Born: November 7, 1936
Town: Newark, New Jersey
Alvin Attles Jr. was born November 7, 1936 in Newark. Al attended Weequahic High School in the early 1950s. Sid Dorfman, a legendary Garden State sportswriter, was a year ahead of him. Al stood an even 6 feet. He was a quick and powerful guard whose anticipation and toughness made him especially good on defense.
At the time he graduated, major college scholarships for African-American basketball players were few and far between. He ended up attending North Carolina A &T, a school located in Greensboro—one of the hotbeds of the Civil Rights movement. What was the Newark connection? The team’s coach was Cal Irvin, brother of Newark baseball star Monte Irvin.
NCA&T was part of the Central Intercollegiate Athletic Association, which was made up of historically black colleges in North Carolina and Virginia. With Al leading the way, the Aggies won the CIAA championship in 1958 and 1959.
In 1960, Al was selected with the 39th pick in the NBA draft by the Philadelphia Warriors. As a rookie he backed up two of the league’s best guards, Tom Gola and Guy Rodgers. Often, coach Neil Johnston inserted Al as a defensive stopper. The Warriors’ star player was Wilt Chamberlain. In 1961–62, Wilt averaged 50.4 points a game and scored 100 against the Knicks. That season Al saw a lot of action, as Gola was hampered by a hand injury. Al averaged 11. 3 points and 4.4 assists playing about 30 minutes a game most nights.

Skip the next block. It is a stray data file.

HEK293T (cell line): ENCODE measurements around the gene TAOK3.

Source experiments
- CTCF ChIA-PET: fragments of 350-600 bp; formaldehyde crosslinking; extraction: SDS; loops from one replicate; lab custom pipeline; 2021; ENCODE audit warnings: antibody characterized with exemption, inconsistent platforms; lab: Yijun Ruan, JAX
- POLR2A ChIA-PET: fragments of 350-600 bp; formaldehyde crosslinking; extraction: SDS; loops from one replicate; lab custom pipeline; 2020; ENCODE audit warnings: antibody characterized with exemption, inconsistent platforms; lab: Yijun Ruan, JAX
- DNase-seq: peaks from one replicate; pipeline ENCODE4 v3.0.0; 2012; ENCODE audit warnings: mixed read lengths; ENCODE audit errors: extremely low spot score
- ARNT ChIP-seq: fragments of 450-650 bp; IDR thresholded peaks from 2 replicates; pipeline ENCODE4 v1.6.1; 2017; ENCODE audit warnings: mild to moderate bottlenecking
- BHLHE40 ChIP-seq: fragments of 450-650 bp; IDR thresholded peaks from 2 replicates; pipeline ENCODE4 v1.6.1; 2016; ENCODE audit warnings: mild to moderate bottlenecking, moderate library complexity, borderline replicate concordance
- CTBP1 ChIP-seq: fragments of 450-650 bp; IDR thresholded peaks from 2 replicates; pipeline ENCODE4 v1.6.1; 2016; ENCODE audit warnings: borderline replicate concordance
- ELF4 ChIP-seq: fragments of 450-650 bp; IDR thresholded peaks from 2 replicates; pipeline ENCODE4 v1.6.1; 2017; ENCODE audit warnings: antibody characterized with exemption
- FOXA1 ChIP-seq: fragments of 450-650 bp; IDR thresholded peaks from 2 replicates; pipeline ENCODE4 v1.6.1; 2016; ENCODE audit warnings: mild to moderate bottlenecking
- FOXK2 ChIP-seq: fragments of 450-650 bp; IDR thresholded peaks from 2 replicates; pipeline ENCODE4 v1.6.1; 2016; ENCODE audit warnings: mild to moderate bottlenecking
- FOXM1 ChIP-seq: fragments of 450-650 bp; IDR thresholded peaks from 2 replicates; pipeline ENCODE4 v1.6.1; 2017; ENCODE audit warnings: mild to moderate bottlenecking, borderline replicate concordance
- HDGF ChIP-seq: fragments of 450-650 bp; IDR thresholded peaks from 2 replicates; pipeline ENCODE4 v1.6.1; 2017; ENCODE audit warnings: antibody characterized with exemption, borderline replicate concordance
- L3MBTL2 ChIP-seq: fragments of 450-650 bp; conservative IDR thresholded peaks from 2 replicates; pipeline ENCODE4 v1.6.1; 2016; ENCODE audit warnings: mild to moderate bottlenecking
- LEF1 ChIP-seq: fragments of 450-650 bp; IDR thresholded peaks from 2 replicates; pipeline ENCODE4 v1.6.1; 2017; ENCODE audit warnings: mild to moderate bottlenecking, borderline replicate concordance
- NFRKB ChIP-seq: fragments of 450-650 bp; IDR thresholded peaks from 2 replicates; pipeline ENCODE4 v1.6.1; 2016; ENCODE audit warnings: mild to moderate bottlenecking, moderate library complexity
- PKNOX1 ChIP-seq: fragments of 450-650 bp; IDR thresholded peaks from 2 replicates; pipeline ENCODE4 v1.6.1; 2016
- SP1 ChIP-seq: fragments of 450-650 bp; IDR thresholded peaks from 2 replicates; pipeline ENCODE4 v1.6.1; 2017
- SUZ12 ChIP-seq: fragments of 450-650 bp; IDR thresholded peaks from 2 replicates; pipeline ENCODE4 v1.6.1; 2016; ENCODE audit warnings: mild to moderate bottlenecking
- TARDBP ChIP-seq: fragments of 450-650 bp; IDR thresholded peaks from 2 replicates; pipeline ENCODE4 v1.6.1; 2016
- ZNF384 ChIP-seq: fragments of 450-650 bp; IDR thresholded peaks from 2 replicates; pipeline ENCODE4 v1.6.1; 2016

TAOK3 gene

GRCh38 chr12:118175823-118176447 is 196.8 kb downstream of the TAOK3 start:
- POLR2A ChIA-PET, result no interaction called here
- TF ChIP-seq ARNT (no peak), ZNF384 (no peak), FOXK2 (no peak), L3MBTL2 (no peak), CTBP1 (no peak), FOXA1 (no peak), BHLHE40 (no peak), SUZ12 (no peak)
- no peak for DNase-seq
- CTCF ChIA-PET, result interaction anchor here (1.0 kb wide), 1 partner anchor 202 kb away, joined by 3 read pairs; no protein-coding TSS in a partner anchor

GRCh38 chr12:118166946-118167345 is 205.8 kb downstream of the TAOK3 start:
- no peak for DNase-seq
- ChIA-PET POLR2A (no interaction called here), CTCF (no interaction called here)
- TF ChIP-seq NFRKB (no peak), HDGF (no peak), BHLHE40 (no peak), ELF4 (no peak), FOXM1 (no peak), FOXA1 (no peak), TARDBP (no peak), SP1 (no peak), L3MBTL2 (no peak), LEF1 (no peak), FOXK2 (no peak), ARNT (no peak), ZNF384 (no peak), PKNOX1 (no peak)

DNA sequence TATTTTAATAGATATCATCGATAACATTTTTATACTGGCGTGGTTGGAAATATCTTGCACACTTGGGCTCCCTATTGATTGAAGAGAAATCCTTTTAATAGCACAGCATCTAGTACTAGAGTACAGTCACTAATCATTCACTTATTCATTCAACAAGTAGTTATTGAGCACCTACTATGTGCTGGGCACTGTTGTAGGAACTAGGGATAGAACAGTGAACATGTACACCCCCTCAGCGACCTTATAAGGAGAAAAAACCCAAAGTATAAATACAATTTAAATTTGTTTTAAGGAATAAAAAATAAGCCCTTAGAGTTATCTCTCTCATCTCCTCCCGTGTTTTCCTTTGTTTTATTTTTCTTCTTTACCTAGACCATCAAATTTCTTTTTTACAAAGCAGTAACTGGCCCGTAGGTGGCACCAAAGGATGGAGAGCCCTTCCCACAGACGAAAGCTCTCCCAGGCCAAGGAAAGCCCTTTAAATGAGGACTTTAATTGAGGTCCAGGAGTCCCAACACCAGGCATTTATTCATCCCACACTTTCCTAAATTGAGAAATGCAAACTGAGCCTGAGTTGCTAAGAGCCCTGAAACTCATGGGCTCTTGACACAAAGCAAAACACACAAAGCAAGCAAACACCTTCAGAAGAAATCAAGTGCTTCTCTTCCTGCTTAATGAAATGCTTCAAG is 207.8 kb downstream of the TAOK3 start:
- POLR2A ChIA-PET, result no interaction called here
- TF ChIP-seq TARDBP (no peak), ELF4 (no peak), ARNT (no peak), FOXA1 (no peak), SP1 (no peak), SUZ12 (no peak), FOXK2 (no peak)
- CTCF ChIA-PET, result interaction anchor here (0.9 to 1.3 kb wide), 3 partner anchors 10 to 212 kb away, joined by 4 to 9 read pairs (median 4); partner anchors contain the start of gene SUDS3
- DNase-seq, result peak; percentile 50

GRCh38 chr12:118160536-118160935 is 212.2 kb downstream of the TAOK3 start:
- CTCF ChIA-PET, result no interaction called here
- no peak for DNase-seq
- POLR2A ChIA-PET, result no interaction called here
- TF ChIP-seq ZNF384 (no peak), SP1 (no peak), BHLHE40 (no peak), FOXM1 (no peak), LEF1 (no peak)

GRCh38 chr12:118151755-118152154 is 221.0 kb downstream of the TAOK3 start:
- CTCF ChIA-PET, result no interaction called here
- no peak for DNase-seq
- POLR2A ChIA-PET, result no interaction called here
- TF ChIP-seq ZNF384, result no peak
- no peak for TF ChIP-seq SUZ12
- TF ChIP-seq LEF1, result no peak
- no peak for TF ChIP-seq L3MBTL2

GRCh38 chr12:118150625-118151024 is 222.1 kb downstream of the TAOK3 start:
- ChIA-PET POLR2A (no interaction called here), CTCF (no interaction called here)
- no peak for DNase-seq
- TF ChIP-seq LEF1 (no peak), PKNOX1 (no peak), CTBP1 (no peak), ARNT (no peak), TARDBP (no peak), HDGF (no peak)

The Warriors moved to San Francisco in Al’s third season. One year later, the team made it all the way to the NBA Finals, but lost to the Celtics. Midway through the 1964–65 season. San Francisco traded Wilt Chamberlain. The Warriors fell into the cellar, but came back strong thanks to another New Jersey native, Rick Barry. Barry and center Nate Thurmond led the Warriors back to the NBA Finals in 1967. Ironically, they lost to Chamberlain and the 76ers.
By this time, Al was entering his 30s and was a bench player. However, he remained a team leader. Al still was able to influence games with burst of defense and scoring. He was also being recognized as one of the smartest guards in the NBA. In 1970, Al broke his hand and spent almost half the season in street clothes. With the Warriors having a poor season, owner Franklin Meuli fired the coach and asked Al to lead the team. In 1970–71, Al guided the Warriors to a second-place finish as a player-coach, getting into 34 games in what would be his final season as an active player.
The Warriors continued to improve under Al. They reached the 50-win mark in 1971–72 and in 1974–75 they finished first in the Pacific Division. That spring, the Warriors made it all the way to the NBA Finals. They played the Washington Bullets, a powerhouse team that many experts expected to sweep the series. The Warriors played great team basketball, made big defensive plays against the Bullets’ scorers, and swept the series. Barry, the team’s star, maintains it was the biggest upset in the history of professional team sports. Al Attles received a great amount of credit for the victory, and rightly so. Getting NBA players to share the ball and buy into defense and rebounding is not an easy thing to do.
Al continued to coach the Warriors into the early 1980s. In 13 full seasons at the helm he had only 4 losing records. In 1987, AL became the Warriors general manager. Today, he and Nate Thurmond work for the club as basketball ambassadors around the Bay Area.